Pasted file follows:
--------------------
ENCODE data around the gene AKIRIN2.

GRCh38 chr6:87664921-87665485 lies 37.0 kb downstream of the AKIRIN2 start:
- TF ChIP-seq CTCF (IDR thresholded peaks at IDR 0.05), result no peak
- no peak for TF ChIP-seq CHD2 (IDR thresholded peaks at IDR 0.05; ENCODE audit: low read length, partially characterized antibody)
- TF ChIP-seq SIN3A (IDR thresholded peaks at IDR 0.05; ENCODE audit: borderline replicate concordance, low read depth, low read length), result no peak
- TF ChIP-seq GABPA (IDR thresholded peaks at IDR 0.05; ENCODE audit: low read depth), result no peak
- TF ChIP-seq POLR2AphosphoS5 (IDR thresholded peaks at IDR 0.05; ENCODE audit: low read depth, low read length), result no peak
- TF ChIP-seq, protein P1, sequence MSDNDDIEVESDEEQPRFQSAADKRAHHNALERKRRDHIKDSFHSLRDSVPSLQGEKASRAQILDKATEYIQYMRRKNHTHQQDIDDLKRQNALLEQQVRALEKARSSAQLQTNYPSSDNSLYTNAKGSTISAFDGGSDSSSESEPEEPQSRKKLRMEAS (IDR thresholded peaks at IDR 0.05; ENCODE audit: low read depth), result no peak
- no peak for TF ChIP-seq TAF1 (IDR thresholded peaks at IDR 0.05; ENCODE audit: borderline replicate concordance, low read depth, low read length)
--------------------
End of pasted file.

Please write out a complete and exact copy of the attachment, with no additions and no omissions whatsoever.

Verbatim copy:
ENCODE data around the gene AKIRIN2.

GRCh38 chr6:87664921-87665485 lies 37.0 kb downstream of the AKIRIN2 start:
- TF ChIP-seq CTCF (IDR thresholded peaks at IDR 0.05), result no peak
- no peak for TF ChIP-seq CHD2 (IDR thresholded peaks at IDR 0.05; ENCODE audit: low read length, partially characterized antibody)
- TF ChIP-seq SIN3A (IDR thresholded peaks at IDR 0.05; ENCODE audit: borderline replicate concordance, low read depth, low read length), result no peak
- TF ChIP-seq GABPA (IDR thresholded peaks at IDR 0.05; ENCODE audit: low read depth), result no peak
- TF ChIP-seq POLR2AphosphoS5 (IDR thresholded peaks at IDR 0.05; ENCODE audit: low read depth, low read length), result no peak
- TF ChIP-seq, protein P1, sequence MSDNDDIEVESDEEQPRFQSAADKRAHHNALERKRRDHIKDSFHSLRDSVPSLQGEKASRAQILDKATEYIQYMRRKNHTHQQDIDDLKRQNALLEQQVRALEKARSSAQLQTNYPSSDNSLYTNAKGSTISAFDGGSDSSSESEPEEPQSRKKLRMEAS (IDR thresholded peaks at IDR 0.05; ENCODE audit: low read depth), result no peak
- no peak for TF ChIP-seq TAF1 (IDR thresholded peaks at IDR 0.05; ENCODE audit: borderline replicate concordance, low read depth, low read length)